Fig: Effect of the elderberry extract on bacterial growth. Visualization of Gram-positive and Gram-negative bacterial strains exposed to different concentrations of Rubini elderberry extract during growth in liquid culture. Every biological experiment was independently repeated at least three times with two replicates per trial. Standard deviation is indicated. The p < 0.05 was observed for all bacterial species tested. Ref: BMC Complement Altern Med. 2011; 11: 16.
Fig: Effect of elderberry supplementation on the prevalence of Respiratory Disease Symptom positive (RDS+) participants. Ref: Nutrients. 2016 Mar 24;8(4):182
A recent meta-analysis (i.e. review of well controlled studies) demonstrated that elderberry supplements significantly reduced upper respiratory symptoms caused by viral infections.
It’s clear from the scientific research that supplementation with elderberry extract is significantly effective at reducing the total duration and severity of upper respiratory symptoms. The effect of elderberry supplementation is larger among cases of the flu than the common cold, but supplementation successfully reduces the symptoms regardless of underlying cause.
These findings present an alternative to antibiotic misuse for upper respiratory symptoms due to viral infections, and a potentially safer alternative to prescription drugs for routine cases of the common cold and influenza.
Andrographis Extract (Andrographis paniculate) (std to 98% Andrographolides). Andrographis Paniculata, known as the “King of Bitters,” is traditionally used in Ayurveda and Chinese Medicine. People historically used it for the common cold, sinus infections, general inflammation, pain, and detoxification.
Andrographis contains three major categories of active compounds: diterpenoids, flavonoids, and polyphenols. Andrographolide (a diterpenoid) is the most bioactive and most extensively studied compound. The leaves are traditionally used more than the rest of the plant and contain anywhere from 0.5% and 6% Andrographolide content. Andrographolide reduced free radical formation (superoxide and nitric oxide) in mice, suggesting it has antioxidant properties.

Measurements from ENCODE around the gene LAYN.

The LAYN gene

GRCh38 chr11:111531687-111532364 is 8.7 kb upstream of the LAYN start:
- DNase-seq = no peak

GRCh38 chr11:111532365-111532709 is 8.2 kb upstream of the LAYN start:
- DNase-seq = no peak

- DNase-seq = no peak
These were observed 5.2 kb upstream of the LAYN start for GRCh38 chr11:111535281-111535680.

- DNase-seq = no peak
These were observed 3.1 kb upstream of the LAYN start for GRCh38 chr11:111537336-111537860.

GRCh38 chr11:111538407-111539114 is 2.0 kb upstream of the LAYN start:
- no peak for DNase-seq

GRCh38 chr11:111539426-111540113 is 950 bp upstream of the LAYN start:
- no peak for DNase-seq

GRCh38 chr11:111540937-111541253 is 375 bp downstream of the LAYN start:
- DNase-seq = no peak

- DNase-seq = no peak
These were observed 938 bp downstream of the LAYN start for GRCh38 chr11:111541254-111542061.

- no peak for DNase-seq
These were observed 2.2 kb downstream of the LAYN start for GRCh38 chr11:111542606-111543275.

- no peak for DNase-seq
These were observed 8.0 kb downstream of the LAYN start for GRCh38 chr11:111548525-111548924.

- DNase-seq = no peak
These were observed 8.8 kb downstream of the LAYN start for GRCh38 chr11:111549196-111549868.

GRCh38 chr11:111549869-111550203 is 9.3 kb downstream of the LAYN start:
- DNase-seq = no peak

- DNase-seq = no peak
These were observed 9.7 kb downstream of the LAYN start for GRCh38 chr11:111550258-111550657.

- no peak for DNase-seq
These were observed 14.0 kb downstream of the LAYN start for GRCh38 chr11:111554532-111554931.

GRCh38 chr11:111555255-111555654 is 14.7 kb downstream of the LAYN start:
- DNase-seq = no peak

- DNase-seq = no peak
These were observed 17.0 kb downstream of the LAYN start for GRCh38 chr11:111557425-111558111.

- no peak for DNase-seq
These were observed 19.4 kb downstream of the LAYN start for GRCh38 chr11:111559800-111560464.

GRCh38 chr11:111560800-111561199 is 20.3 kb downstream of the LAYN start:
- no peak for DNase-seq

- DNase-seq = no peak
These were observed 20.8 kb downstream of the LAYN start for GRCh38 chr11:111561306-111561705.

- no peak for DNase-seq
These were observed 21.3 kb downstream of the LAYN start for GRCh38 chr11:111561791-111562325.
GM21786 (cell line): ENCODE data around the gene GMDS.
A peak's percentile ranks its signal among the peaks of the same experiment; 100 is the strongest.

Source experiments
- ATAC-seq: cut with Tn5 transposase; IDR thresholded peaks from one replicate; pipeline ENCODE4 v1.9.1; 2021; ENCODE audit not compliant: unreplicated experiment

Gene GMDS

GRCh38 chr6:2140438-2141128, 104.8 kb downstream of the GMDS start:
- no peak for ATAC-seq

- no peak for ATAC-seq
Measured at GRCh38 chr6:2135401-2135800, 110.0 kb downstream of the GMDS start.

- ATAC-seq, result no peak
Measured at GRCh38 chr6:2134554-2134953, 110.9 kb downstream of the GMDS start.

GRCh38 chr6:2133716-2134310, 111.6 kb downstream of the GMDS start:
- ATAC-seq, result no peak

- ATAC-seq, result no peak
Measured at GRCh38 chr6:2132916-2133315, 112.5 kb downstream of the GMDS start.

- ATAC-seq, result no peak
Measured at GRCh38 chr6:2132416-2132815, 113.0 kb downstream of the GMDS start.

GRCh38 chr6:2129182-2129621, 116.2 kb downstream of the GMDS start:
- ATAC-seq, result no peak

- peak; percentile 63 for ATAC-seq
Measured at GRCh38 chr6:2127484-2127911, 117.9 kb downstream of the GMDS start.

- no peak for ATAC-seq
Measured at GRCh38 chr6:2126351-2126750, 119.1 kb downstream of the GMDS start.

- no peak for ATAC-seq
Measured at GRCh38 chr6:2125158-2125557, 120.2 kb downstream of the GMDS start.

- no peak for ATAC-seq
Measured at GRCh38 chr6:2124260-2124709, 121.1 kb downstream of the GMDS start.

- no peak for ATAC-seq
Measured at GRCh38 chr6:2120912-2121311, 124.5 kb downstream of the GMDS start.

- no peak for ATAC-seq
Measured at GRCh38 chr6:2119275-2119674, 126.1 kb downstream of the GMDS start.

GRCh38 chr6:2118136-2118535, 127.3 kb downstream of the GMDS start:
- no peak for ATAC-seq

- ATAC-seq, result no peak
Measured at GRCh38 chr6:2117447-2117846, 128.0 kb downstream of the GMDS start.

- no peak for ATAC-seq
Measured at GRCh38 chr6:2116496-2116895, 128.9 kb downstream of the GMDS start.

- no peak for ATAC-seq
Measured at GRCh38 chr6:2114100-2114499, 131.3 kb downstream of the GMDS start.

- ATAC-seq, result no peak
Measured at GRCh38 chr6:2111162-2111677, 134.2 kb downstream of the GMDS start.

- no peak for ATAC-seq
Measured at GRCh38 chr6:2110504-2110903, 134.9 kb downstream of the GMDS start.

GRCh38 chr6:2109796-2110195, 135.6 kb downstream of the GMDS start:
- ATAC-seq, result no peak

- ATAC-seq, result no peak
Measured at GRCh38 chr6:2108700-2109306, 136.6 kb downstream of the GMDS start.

Health Benefits of Andrographis
1. The Common Cold: A specific andrographis extract possibly improves symptoms of the common cold when taken within 72 hours of feeling sick.
2. Fever & Sore Throat from Tonsilitis: Andrographis (6 grams daily) may be comparable to acetaminophen (Tylenol) for reducing fever and sore throat associated with pharyngotonsillitis after 3 and 7 days of supplementation.
3. IBD (Ulcerative Colitis): Andrographis possibly improves symptoms of ulcerative colitis, an inflammatory bowel disease (IBD).
Proponents for using Andrographis
Another active compound of Andrographis is andrographolide which is a terpenoid compound found to have antiviral effects against respiratory disease-causing viruses, including enterovirus D68 and influenza A. The figure 1C below basically shows that andrographolide can decrease viral RNA replication in cells treated with Enterovirus D68 (EV-D68). EV-D68 has emerged as a significant respiratory pathogen that can cause severe respiratory disease and acute neurologic disease.
Fig:Andrographolide inhibits EV-D68 replication. (A) Structure of andrographolide (ADO; molecular formula: C20H30O5). (B) RD cells were pre-treated with ADO or DMSO vehicle before infection or mock-infection with EV-D68 virus. The cells were incubated under standard conditions. Cytopathic effects (CPEs) were observed 48 h post-infection. (C) qRT-PCR assessment of EV-D68 RNA replication. (D) Determination of progeny viron production. Supernatants were collected 48 h post-infection and viral titers were determined by standard plaque assay. (E) Effect of ADO on EV-D68 RNA replication (EC50 =∼3.45 μM). (F) Cell viability assay. Cellular toxicity was evaluated by MTS assay and is expressed as the percentage relative to DMSO vehicle-treated control cells. Experiments were performed in triplicate. (G) RD cells were pretreated the same way as cells in (B), then the cells were infected or mock-infected with EV-D68 virus at an MOI of 1 and 5. CPEs were observed 24 h post-infection. Error bars indicate the standard deviation (∗P < 0.05;∗∗P < 0.01;∗∗∗P < 0.001). Ref: Front Microbiol. 2018; 9: 2407